The World Society for Transport and Land Use Research (WSTLUR) promotes the understanding and analysis of the interdisciplinary interactions of transport and land use, offers a forum for debate, and provides a mechanism for the dissemination of information. The Society organizes the World Symposium on Transport and Land Use Research. The first symposium was held in Whistler, Canada 2011, the second was held at Delft, The Netherlands in 2014, and the third took place in Brisbane, Australia in 2017.
TREC is co-sponsoring the 2021 World Symposium on Transport and Land Use Research (WSTLUR) to be held virtually August 9-11, 2021. The conference will feature over 100 papers, with authors from 30 different countries around the globe, networking opportunities, a dissertation competition, and some fun, interactive sessions. Keynote events include talks from Dr. Susan Handy, Distinguished Professor at University of California Davis and Dr. Juan Pablo Bocarejo Suescun, Associate Professor at the Universidad de los Andes, along with a panel discussion on Portland’s Urban Growth Boundary: Coordinating Transportation and Land Use at the Regional Scale.
Early Bird registration (ends June 30, 2021)... Read more
Hosted at Portland State University, this week-long day camp (free and open to any female-identified Oregon student entering the 9–12 grade) offers an immersive introduction to transportation careers and the workings of transportation systems in Portland. Learn more about this year's camp and apply here!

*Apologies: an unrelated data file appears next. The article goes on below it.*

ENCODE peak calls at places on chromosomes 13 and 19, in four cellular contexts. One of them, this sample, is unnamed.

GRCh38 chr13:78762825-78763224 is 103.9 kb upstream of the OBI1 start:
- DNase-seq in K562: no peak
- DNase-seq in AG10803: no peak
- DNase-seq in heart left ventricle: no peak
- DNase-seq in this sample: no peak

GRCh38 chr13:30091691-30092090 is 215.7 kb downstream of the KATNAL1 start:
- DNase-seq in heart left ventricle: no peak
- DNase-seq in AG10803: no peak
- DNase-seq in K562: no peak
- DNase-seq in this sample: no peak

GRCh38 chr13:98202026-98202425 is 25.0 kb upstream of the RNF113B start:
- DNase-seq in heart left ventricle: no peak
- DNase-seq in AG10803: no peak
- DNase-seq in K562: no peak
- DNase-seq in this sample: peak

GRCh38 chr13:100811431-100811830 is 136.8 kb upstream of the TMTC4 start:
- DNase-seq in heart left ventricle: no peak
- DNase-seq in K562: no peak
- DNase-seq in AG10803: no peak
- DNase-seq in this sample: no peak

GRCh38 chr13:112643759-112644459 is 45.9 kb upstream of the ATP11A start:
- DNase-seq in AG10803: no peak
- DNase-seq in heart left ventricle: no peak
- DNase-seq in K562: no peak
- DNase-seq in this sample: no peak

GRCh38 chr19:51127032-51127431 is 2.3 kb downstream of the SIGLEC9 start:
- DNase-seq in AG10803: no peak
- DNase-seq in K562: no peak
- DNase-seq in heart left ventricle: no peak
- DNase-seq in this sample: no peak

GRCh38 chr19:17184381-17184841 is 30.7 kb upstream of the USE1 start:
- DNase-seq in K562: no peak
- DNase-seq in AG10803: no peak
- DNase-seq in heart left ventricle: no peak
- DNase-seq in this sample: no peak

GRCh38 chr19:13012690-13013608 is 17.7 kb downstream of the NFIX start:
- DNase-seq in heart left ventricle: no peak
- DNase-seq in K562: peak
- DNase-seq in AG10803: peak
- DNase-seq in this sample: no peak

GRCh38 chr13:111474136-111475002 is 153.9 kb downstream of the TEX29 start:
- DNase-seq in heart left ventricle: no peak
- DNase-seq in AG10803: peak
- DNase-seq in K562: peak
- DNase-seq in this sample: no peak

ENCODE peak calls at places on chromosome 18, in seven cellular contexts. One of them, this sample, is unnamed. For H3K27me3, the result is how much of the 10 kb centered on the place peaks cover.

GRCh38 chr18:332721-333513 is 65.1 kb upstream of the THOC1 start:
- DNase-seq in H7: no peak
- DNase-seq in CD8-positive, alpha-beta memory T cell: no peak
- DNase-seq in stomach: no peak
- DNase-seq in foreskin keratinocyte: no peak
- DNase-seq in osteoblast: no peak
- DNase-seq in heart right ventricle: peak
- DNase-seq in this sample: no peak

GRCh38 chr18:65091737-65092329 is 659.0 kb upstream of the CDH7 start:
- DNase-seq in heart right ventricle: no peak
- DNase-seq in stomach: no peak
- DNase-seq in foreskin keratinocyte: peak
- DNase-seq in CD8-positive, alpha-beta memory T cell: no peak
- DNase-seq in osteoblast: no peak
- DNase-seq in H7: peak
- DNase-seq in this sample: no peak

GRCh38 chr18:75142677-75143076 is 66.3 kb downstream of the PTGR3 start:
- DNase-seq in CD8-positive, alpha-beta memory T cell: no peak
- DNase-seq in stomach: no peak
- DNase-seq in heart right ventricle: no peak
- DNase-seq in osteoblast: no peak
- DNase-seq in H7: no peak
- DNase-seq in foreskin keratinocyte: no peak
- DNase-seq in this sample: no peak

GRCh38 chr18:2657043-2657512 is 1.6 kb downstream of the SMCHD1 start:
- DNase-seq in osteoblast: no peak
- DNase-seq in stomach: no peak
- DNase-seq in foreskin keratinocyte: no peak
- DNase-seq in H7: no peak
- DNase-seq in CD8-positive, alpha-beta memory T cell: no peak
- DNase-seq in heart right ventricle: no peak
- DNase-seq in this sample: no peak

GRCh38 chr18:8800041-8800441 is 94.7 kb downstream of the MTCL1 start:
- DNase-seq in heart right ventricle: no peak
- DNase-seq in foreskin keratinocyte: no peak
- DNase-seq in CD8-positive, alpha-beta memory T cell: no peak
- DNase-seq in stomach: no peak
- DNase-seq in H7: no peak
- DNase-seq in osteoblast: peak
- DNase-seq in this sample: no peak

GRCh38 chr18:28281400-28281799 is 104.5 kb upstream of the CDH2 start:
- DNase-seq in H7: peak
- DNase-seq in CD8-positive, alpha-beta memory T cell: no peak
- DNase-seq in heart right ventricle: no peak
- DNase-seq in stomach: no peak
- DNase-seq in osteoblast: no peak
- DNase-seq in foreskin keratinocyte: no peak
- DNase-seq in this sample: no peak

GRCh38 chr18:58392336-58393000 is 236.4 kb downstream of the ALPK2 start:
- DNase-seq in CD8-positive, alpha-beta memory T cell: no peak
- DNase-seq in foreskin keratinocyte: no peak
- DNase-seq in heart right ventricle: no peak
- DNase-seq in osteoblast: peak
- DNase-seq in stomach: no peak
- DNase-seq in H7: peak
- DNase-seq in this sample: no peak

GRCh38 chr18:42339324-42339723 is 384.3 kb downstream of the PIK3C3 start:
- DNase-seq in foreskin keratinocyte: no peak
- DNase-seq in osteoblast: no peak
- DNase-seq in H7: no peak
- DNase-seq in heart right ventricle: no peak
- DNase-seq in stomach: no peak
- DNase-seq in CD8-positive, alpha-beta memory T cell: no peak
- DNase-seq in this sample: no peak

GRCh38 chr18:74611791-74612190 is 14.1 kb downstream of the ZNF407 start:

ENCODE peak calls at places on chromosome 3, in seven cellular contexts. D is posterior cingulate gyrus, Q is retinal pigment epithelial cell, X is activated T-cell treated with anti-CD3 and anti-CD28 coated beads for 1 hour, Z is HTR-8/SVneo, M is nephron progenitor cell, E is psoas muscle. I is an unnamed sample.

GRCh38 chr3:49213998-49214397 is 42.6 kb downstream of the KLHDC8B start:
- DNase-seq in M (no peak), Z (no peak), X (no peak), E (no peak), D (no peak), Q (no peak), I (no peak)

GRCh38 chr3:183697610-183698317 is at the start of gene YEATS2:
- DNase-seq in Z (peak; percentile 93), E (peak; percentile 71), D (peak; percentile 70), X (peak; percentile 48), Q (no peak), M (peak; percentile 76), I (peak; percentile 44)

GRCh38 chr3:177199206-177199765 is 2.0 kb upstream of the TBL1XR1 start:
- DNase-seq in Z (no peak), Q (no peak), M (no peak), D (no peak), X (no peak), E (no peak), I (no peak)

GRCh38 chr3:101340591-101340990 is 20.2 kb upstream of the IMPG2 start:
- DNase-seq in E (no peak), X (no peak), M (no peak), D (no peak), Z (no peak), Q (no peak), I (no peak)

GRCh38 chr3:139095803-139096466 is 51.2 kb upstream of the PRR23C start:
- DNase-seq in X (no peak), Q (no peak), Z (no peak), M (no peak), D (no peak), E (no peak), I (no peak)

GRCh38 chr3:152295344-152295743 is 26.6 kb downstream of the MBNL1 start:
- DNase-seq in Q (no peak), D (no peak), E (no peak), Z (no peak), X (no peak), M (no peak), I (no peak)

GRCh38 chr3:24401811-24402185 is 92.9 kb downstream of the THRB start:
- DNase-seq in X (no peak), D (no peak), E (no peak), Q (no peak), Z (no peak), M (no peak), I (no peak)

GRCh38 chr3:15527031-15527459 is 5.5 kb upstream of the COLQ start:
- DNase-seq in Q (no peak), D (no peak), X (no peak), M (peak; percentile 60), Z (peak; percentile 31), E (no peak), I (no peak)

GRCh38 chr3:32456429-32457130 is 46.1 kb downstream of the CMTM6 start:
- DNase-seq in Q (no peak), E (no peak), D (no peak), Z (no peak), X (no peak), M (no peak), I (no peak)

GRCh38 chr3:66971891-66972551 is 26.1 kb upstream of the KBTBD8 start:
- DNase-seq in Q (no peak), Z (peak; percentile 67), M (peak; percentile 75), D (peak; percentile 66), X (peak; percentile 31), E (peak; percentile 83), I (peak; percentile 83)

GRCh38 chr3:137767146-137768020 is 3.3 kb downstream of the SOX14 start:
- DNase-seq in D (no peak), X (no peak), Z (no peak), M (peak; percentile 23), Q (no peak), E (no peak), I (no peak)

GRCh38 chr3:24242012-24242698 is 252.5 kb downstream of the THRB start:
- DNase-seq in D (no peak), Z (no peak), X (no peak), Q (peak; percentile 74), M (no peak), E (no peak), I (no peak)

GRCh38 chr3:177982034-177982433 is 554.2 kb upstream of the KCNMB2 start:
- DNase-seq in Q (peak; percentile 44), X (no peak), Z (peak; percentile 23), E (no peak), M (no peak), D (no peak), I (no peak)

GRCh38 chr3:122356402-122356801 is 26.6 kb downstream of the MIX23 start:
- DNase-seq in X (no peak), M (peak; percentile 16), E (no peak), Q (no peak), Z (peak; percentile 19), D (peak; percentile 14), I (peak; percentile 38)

Multimodal transportation systems (e.g., walking, cycling, automobile, public transit, etc.) are effective in increasing people’s travel flexibility, reducing congestion, and improving safety. Therefore, it is critical to understand what factors would affect people’s mode choices. With advanced technology, such as connected and automated vehicles, cities are now facing a transition from traditional urban planning to developing smart cities. To support multimodal transportation management, this study serves as a bridge to connect speed management strategies of conventional corridors to connected vehicle corridors.
The study consists of three main components. In the first component, the impact of speed management strategies along traditional corridors was evaluated. In the second component, the impacts of the specific speed management strategies, signal retiming and coordination, on transit signal priority (TSP) was studied. Finally, in the third component, the feasibility of using controller event-based traffic data for estimating multimodal signal performance measures was investigated. The research outcomes of this study will help decision-makers understand the data and infrastructure needs in supporting future multimodal planning, operation, and safety tasks.
KEY LEARNING OUTCOMES
- Understand the impacts of speed feedback sign along traditional corridors
- Understand the impacts of...
Information coming soon
This webinar is based on a study funded by the National Institute for Transportation and Communities (NITC) and conducted at the University of Texas at Arlington. Read more about the research: Developing and Testing Transportation Barriers Scale and Its Impact on Mental Health Among At-risk/Homeless Youth and Emerging Adults.
Philip Baiden, University of Texas at Arlington
This 60-minute webinar is eligible for 1 hour of professional development credit for AICP (see our provider summary). We provide an electronic attendance certificate for other types of certification maintenance.
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This webinar is hosted by the Transportation Research and Education Center (TREC) at Portland State University. The research was funded by the Summit Foundation and the...Read more